CANADA FX DEBT-Canada dollar flat as possible U.S. shutdown offsets GDP

Mon Sep 30, 2013 4:41pm EDT

* C$ at C$1.0303 vs US$, or 97.06 U.S. cents
    * GDP picks up in July; investors wary of U.S. budget battle
    * Bond prices rise across the curve


    By Leah Schnurr
    TORONTO, Sept 30 (Reuters) - The Canadian dollar was
unchanged on Monday, giving back earlier gains on
better-than-expected economic growth as investors focused on
events south of the border where the clock was ticking to avoid
a U.S. federal government shutdown.
    The Canadian economy grew by 0.6 percent in July, rebounding
from a contraction the previous month when the recovery was hurt
by flooding in Alberta and a construction worker strike in
Quebec.
    Even with the improvement, the economy remains well below
the central bank's estimate of the potential growth in output.
 
    "Basically, this was just a mirror image of the June
decline," said Doug Porter, chief economist at BMO Capital
Markets in Toronto. "The broader story is when we look past
those two volatile months, the economy is still just grinding
ahead at a relatively sluggish pace." 
    The Canadian dollar ended the session at C$1.0303,
or 97.06 U.S. cents, unchanged from Friday's close. The loonie
earlier traded as high as C$1.0275, marking its strongest level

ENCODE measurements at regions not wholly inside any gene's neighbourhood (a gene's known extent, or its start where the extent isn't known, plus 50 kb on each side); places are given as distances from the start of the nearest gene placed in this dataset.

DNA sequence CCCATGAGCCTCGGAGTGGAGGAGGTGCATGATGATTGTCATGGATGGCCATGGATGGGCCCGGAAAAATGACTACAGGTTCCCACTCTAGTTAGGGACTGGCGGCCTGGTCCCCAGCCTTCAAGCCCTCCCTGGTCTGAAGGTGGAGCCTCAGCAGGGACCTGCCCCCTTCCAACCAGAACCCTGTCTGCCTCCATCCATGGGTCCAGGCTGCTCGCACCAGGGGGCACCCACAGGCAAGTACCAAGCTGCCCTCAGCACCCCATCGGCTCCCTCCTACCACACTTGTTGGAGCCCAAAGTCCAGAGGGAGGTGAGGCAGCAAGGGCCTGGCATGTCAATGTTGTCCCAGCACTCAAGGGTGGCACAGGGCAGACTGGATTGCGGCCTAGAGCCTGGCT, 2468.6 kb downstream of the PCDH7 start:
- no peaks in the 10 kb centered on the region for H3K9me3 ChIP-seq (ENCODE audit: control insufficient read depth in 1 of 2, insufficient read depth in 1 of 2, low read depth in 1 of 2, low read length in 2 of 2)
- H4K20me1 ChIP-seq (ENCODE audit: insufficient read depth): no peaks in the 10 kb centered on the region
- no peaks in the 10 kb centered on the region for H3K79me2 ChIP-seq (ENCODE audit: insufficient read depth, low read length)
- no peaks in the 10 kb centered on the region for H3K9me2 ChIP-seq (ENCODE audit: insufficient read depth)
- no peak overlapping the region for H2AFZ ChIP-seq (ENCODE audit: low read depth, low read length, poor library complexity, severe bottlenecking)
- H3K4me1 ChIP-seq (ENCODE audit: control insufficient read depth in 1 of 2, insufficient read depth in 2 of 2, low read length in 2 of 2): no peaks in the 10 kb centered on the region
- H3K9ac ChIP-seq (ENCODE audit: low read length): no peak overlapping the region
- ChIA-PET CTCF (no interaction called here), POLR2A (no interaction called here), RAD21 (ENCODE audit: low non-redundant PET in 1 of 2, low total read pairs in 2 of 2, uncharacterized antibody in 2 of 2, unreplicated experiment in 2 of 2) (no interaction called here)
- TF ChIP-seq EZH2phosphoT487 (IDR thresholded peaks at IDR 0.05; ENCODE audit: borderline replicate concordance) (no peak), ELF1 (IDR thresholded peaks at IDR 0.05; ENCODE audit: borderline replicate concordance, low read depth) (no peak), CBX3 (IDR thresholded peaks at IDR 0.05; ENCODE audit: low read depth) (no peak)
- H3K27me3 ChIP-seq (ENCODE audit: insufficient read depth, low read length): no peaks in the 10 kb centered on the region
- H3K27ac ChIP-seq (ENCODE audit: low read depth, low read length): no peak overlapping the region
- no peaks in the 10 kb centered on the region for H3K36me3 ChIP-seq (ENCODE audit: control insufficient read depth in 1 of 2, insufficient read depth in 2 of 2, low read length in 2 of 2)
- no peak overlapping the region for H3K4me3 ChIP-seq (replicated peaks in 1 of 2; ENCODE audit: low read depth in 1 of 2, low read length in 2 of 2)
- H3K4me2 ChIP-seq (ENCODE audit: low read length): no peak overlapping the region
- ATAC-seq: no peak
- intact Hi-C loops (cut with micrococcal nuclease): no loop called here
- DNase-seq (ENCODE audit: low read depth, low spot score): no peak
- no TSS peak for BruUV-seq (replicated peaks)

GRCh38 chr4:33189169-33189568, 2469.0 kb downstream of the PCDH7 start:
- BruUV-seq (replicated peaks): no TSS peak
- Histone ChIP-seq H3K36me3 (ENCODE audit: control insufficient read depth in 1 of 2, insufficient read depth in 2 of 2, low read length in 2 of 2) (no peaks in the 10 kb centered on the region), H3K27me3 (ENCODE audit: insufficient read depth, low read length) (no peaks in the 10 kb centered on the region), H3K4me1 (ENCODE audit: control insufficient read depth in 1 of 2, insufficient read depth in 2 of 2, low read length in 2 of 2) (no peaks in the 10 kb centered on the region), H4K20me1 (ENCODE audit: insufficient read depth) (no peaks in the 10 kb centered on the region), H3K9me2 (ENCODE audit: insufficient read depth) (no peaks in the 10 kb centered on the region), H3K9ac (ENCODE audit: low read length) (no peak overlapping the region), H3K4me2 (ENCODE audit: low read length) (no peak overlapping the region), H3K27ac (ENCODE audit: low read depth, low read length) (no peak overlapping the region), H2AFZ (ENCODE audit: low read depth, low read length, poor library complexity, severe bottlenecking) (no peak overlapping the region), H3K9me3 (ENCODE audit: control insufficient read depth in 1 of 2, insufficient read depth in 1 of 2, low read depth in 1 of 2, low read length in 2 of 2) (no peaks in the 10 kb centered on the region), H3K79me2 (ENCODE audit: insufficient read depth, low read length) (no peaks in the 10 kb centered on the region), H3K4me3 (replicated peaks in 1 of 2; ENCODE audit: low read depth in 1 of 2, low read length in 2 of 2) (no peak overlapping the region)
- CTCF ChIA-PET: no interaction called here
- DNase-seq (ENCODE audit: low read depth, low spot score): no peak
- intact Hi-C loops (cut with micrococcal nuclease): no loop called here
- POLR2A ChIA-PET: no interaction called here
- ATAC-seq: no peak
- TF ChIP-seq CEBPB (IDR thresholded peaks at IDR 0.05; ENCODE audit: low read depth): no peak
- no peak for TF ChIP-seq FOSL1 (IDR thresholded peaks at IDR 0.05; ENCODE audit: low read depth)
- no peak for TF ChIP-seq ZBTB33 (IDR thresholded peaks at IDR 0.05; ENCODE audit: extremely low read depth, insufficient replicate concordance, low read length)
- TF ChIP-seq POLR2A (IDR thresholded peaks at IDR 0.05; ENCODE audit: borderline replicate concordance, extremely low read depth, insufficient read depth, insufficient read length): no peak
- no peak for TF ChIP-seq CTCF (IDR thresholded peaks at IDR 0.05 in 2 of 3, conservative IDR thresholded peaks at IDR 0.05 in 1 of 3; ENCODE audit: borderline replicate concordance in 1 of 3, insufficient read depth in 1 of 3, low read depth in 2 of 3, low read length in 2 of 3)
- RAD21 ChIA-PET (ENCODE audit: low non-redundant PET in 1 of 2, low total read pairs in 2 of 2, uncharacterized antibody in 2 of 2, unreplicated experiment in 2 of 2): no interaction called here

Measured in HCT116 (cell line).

in nearly a week.
    But investors shied away from taking aggressive bets as the
possibility of a federal government shutdown in the United
States drew closer. 
    If a stop-gap spending bill for the new fiscal year is not
passed before midnight on Monday, government agencies and
programs deemed non-essential will begin closing their doors for
the first time in 17 years. 
    Investors are concerned about the impact such a shutdown
would have on the still-fragile U.S. economic recovery. The
uncertainty pushed the greenback down 0.1 percent against a
basket of currencies.
    While the markets may be able to shrug off a shutdown that
lasts only a couple of days, investors are unlikely to be able
to withstand something longer, said Don Mikolich, executive
director of foreign exchange sales at CIBC World Markets.
    "Because of the economic linkages, any kind of slowdown in
the U.S. as a result of the government shutdown would eventually
feed through to be negative for Canada," he said.
    The political battle also increased concerns about
lawmakers' ability to reach a deal to raise the debt ceiling by
mid-October. Failure to do so could cause the United States to
default on some payment obligations.  
    Prices for Canadian government bonds were higher across the
maturity curve. The two-year bond was up 2.2 Canadian
cents to yield 1.190 percent and the benchmark 10-year bond
 rose 15 Canadian cents to yield 2.541 percent.
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